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402 days. 402 (plus or minus… mostly minus) posts.

Tag: Australia

Day 63: One of Those Days

You know how sometimes you wake up inexplicably crabby in the morning? You didn’t get enough sleep, you had a weird dream you can’t shake, you think you have a cold, etc.

I woke up early this morning to an outside temperature of -1 F and an iPhone stuck to my face (which is weird, because I swear I wasn’t talking on it last night). I peeled it off, frowned and made myself a pillow nest. But then I smiled. A week ago today I was in one of the prettiest places in the world—Whitehaven Beach.

Renowned for pure white beaches, Whitehaven is almost entirely made of silica sand, a chemical compound that swirled its way onto Australia’s coast through sea currents over millions of years. I’ve never seen anything like it. The sands shift every minute, so it’s a little bit different each time you look at it or photograph it (and it’s nearly impossible to take a bad picture—see below).

Thinking about Whitehaven was a day-brightener for me. Maybe it can be a day-brightener for you, too. (Focus on the positives. It exists! And you can go see it!)

Group

Whitehaven

Birds

Island

Day 60: The Best Laid Plans

Our car broke down on Tuesday. It was a trusty machine that carted us all over the coast of north Queensland, but it just couldn’t make the last few hundred kilometers back to Cairns.

We woke up early Tuesday morning in Mission Beach with plans for a packed day of travel throughout the Atherton Tablelands. After a hearty breakfast of a delicious local mango, leftover pasta primavera and potato chips, we piled ourselves back into Ciara’s ’95 Toyota Camry only to find it “sort of unwell,” as the local mechanic put it. It wasn’t going anywhere.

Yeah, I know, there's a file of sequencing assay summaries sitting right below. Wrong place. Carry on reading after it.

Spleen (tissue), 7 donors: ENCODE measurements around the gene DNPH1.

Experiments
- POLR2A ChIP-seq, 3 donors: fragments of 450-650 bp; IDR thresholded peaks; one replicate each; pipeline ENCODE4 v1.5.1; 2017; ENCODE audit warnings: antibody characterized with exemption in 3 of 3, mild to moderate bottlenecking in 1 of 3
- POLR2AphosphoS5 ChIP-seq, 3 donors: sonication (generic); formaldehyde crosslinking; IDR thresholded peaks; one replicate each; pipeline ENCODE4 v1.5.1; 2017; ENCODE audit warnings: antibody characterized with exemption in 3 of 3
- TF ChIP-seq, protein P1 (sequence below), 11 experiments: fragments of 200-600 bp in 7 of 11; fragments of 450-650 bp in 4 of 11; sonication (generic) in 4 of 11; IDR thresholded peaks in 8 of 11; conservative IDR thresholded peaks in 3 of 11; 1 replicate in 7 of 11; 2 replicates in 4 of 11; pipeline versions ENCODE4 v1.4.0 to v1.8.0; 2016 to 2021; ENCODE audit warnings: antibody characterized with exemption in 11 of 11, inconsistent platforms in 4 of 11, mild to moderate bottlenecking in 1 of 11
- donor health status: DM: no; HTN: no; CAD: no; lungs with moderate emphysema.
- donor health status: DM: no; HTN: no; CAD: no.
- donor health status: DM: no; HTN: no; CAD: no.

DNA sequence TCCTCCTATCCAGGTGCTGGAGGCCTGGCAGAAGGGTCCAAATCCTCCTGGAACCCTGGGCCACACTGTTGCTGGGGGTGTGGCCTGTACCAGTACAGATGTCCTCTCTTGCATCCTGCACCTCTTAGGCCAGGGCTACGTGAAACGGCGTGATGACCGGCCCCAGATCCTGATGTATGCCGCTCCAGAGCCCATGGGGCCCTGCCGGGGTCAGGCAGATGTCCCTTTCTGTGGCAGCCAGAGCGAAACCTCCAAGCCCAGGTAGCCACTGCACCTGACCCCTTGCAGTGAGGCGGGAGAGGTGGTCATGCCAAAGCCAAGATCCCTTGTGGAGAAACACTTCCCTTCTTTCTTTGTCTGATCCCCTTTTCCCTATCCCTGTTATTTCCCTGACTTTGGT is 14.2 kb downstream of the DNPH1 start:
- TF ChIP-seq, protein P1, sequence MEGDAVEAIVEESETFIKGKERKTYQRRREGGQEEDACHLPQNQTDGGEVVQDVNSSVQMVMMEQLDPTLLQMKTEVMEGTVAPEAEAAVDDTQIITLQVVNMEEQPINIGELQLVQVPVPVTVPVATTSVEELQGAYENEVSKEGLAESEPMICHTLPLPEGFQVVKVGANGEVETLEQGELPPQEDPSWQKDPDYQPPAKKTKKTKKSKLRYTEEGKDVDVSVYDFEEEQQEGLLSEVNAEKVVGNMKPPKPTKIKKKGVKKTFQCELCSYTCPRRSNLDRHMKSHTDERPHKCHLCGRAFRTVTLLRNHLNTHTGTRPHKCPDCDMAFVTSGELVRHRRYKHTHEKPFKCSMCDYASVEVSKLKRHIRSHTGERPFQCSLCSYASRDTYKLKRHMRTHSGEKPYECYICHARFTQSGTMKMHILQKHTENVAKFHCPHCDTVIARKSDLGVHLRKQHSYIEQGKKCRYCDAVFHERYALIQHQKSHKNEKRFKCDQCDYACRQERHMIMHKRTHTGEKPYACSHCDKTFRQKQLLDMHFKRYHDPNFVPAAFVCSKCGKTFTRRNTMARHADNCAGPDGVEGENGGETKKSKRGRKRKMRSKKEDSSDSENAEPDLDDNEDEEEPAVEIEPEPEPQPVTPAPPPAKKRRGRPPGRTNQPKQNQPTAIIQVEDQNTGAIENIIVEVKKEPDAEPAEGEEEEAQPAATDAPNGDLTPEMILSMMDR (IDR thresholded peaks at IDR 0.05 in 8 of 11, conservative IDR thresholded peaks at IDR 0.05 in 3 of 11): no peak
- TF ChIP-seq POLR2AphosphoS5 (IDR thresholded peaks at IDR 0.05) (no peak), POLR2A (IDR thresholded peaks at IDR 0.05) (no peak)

So after seven hours, a tow truck ride, an exciting Cassowary sighting, a thorough tour of the small town of Tully, pounding rain, a couple of good sandwiches and the sad realization that the Camry’s computer was fried, we were back in Mission Beach, car-less for the foreseeable future.

Happily, neither of us panicked, even with my 5 a.m. flight out of Cairns still a few driving hours away. We’d also received some extreme doomsday warnings about the water levels on the roads heading out of Mission Beach (“Oh you’ll float away, no question. Don’t even bother.”).

The combination of Ciara’s extremely thorough questions and rockin’ Aussie roadside assistance afforded us a cute yellow rental car, a free stay in a fancy hotel and a firm understanding that some of the locals tend to exaggerate the poor driving conditions.

I’m proud to say that even after our unexpected delay, we crammed at least one day’s worth of Tableland-ing into the last three hours of my final day in Australia. I even managed to get a land leech stuck to my leg during a hike through the rainforest. Badass.

Here’s a taste of what’s up in the Tablelands:

yellow submarine

Our new car!

waterfall

Wallicher Falls, one of many gorgeous rushing waterfalls in the Tablelands.

farmland

Lush dairy farmland, which appears only moments after exiting the rainforest.

 cow

Easy-going cows, who calmly meander around and in front of driving vehicles.

Day 59: Ch-Ch-Changes

At some point every single day, I think about global warming and how our climate is changing. It’s a scary and interesting phenomenon, and the planet’s transition—both naturally and through human intervention—is becoming more and more apparent.